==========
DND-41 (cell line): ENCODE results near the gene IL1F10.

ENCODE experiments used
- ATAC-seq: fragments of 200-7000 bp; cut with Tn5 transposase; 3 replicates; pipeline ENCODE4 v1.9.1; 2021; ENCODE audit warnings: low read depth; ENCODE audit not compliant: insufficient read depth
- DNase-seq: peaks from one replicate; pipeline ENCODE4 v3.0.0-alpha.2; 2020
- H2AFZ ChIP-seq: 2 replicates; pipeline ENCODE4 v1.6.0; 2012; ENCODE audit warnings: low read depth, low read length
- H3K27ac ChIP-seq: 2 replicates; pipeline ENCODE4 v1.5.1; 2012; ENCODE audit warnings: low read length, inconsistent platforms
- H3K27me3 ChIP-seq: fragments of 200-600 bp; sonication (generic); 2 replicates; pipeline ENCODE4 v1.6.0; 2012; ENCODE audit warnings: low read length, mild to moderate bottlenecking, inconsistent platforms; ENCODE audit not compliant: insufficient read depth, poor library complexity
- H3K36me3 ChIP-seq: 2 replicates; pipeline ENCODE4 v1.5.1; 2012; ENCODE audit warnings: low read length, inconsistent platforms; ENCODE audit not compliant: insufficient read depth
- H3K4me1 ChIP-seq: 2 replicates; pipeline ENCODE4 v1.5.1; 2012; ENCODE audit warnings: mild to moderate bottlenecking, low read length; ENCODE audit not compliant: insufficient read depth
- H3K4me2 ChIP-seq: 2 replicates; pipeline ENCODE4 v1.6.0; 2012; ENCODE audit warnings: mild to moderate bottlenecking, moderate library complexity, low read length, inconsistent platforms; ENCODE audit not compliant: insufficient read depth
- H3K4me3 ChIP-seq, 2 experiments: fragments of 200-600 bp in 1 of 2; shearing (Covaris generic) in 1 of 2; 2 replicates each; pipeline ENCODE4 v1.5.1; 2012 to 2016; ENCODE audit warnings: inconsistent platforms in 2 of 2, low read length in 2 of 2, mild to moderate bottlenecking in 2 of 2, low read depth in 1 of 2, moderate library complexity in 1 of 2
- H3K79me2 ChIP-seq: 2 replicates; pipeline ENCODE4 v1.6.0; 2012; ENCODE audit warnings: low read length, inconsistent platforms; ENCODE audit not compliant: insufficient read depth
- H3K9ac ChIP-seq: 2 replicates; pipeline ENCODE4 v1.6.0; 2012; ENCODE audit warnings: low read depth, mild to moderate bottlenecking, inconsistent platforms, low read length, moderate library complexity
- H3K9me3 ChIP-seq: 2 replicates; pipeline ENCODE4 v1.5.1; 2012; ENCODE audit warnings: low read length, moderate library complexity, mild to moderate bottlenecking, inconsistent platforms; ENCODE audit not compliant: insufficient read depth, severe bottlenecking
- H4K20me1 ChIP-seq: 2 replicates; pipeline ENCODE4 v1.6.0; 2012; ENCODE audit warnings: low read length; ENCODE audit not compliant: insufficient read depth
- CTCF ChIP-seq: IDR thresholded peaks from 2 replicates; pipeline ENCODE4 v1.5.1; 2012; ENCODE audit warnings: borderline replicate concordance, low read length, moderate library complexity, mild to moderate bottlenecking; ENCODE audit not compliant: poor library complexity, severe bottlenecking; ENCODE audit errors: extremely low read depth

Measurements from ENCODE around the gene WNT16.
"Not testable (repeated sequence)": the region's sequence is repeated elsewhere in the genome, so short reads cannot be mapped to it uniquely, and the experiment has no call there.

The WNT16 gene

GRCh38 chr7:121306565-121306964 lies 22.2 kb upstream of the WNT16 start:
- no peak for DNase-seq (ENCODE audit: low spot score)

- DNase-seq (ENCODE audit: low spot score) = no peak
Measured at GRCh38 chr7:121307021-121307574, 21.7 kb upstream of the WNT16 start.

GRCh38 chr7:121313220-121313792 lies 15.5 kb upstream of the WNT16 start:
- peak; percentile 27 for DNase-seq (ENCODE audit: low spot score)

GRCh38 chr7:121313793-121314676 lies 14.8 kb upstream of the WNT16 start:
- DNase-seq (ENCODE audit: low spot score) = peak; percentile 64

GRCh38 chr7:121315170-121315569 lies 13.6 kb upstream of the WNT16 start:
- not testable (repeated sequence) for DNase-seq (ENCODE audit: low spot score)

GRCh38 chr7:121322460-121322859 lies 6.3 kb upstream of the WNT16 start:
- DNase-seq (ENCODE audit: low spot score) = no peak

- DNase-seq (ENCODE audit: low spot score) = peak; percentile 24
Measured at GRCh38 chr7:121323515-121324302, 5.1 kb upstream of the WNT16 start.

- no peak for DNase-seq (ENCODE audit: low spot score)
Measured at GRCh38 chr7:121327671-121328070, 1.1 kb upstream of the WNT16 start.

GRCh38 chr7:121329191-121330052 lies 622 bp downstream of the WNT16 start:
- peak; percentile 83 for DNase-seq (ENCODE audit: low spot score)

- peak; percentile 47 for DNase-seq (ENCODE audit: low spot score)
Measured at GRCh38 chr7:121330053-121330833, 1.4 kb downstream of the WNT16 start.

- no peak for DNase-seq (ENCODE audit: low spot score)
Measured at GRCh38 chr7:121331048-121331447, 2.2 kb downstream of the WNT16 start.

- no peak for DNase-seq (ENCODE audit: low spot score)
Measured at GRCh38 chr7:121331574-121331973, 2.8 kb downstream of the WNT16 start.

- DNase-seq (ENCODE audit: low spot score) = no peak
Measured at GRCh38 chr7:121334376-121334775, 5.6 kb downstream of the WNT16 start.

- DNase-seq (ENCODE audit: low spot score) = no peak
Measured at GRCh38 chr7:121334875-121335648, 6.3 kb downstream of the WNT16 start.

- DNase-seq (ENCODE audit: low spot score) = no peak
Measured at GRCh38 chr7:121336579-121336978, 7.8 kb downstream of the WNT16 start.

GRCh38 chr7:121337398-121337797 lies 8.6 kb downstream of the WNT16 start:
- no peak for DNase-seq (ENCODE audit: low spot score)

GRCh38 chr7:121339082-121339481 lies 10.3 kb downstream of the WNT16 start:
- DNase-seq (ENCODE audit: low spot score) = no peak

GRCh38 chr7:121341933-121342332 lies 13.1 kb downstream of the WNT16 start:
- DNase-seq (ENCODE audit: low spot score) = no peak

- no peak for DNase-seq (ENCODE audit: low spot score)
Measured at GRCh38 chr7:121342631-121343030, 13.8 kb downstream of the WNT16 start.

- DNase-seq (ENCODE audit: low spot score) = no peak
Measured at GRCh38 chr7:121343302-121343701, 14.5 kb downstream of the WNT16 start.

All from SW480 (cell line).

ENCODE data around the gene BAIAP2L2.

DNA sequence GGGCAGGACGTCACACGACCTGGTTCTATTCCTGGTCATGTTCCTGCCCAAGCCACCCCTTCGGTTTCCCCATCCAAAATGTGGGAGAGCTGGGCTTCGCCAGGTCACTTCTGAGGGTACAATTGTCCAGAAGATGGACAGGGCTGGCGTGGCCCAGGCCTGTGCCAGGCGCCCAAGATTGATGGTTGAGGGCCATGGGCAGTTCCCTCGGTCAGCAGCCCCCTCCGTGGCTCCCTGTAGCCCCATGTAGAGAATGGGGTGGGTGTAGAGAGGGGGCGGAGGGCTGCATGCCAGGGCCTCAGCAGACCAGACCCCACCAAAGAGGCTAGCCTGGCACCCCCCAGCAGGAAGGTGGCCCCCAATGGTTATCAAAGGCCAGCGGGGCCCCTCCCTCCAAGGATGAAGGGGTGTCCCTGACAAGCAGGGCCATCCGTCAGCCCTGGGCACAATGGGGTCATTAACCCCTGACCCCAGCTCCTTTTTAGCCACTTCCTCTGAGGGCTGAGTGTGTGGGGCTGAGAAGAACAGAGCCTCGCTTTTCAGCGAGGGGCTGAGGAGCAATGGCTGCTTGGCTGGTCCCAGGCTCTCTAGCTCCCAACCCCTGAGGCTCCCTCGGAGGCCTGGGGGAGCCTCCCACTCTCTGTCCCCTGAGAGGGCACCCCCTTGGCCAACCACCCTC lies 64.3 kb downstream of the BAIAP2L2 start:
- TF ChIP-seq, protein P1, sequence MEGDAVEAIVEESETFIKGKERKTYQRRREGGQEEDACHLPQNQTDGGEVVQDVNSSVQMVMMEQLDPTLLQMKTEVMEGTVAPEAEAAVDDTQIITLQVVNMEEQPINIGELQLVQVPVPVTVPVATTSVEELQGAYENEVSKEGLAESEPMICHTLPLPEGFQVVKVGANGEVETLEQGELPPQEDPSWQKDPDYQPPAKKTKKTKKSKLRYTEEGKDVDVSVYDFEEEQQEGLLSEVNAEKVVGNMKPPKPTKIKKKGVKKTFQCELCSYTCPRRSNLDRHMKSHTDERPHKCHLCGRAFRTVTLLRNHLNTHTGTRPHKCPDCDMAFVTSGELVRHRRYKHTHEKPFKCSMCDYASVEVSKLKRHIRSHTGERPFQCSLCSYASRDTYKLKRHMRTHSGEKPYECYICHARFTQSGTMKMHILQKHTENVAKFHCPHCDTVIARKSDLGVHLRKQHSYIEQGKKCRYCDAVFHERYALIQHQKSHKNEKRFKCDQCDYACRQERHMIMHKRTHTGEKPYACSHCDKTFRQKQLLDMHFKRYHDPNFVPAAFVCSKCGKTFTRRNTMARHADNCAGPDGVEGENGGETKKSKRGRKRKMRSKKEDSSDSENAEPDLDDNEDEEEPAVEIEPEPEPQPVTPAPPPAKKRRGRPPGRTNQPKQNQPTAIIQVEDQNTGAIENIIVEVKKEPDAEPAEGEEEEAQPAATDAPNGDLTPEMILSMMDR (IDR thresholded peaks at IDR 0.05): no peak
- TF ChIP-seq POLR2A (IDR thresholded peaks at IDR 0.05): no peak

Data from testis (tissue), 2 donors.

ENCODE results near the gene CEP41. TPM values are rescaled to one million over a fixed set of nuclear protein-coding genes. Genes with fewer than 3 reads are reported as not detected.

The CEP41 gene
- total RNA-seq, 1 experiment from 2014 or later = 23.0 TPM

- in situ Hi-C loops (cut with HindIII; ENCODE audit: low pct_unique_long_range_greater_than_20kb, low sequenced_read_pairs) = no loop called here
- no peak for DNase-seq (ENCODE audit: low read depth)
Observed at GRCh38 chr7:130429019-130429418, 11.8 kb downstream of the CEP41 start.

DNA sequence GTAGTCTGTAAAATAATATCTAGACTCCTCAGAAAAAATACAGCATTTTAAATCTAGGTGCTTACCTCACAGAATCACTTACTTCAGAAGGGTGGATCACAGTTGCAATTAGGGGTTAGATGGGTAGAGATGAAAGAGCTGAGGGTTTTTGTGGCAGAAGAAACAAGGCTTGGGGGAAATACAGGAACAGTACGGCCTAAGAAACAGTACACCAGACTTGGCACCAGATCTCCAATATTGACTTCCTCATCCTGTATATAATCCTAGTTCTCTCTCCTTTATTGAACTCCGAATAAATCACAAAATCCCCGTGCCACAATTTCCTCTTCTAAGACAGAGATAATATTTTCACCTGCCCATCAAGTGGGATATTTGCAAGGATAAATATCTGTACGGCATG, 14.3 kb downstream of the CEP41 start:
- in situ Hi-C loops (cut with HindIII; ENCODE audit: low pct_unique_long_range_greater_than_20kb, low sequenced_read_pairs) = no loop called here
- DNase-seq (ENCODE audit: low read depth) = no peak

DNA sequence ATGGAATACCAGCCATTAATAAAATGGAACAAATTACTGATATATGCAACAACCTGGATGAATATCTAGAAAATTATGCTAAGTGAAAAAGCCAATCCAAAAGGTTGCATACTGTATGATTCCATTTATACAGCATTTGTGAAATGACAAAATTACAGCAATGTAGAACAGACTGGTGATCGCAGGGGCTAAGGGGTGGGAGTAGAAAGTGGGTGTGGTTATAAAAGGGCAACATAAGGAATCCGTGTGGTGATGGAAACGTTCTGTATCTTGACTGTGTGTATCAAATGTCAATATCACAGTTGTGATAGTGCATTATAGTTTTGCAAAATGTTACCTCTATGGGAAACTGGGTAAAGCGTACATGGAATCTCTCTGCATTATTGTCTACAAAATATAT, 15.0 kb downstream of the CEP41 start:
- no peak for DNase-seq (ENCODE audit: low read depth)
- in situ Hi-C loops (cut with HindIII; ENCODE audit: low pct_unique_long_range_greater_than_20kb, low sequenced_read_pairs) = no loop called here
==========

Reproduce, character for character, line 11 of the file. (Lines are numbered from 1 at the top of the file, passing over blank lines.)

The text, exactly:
- H3K4me3 ChIP-seq, 2 experiments: fragments of 200-600 bp in 1 of 2; shearing (Covaris generic) in 1 of 2; 2 replicates each; pipeline ENCODE4 v1.5.1; 2012 to 2016; ENCODE audit warnings: inconsistent platforms in 2 of 2, low read length in 2 of 2, mild to moderate bottlenecking in 2 of 2, low read depth in 1 of 2, moderate library complexity in 1 of 2